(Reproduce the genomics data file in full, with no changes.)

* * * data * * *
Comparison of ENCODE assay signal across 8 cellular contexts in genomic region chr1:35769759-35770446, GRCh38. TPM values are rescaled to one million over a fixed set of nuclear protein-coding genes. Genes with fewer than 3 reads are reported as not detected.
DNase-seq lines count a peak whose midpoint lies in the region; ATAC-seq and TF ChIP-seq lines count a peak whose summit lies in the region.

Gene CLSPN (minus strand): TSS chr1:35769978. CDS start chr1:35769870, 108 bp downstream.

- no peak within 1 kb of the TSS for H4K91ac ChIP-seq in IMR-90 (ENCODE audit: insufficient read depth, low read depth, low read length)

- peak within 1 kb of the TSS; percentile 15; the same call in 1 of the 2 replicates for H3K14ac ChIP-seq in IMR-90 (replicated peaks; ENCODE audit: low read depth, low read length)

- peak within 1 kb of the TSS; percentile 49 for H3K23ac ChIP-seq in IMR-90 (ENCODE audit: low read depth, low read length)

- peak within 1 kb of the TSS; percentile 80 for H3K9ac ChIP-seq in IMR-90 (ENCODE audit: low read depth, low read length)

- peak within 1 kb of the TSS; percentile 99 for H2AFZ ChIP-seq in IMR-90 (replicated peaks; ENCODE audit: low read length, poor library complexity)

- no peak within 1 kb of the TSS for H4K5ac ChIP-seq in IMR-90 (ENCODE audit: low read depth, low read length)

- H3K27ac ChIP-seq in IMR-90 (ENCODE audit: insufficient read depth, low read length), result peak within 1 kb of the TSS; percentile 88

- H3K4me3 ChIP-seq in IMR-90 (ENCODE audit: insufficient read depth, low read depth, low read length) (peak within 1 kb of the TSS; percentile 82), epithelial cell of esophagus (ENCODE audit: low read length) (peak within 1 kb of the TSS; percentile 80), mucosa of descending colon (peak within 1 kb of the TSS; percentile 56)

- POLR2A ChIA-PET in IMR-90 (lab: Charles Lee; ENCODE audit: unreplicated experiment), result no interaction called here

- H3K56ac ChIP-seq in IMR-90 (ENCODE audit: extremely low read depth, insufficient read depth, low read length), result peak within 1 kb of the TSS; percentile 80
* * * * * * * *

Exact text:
Comparison of ENCODE assay signal across 8 cellular contexts in genomic region chr1:35769759-35770446, GRCh38. TPM values are rescaled to one million over a fixed set of nuclear protein-coding genes. Genes with fewer than 3 reads are reported as not detected.
DNase-seq lines count a peak whose midpoint lies in the region; ATAC-seq and TF ChIP-seq lines count a peak whose summit lies in the region.

Gene CLSPN (minus strand): TSS chr1:35769978. CDS start chr1:35769870, 108 bp downstream.

- no peak within 1 kb of the TSS for H4K91ac ChIP-seq in IMR-90 (ENCODE audit: insufficient read depth, low read depth, low read length)

- peak within 1 kb of the TSS; percentile 15; the same call in 1 of the 2 replicates for H3K14ac ChIP-seq in IMR-90 (replicated peaks; ENCODE audit: low read depth, low read length)

- peak within 1 kb of the TSS; percentile 49 for H3K23ac ChIP-seq in IMR-90 (ENCODE audit: low read depth, low read length)

- peak within 1 kb of the TSS; percentile 80 for H3K9ac ChIP-seq in IMR-90 (ENCODE audit: low read depth, low read length)

- peak within 1 kb of the TSS; percentile 99 for H2AFZ ChIP-seq in IMR-90 (replicated peaks; ENCODE audit: low read length, poor library complexity)

- no peak within 1 kb of the TSS for H4K5ac ChIP-seq in IMR-90 (ENCODE audit: low read depth, low read length)

- H3K27ac ChIP-seq in IMR-90 (ENCODE audit: insufficient read depth, low read length), result peak within 1 kb of the TSS; percentile 88

- H3K4me3 ChIP-seq in IMR-90 (ENCODE audit: insufficient read depth, low read depth, low read length) (peak within 1 kb of the TSS; percentile 82), epithelial cell of esophagus (ENCODE audit: low read length) (peak within 1 kb of the TSS; percentile 80), mucosa of descending colon (peak within 1 kb of the TSS; percentile 56)

- POLR2A ChIA-PET in IMR-90 (lab: Charles Lee; ENCODE audit: unreplicated experiment), result no interaction called here

- H3K56ac ChIP-seq in IMR-90 (ENCODE audit: extremely low read depth, insufficient read depth, low read length), result peak within 1 kb of the TSS; percentile 80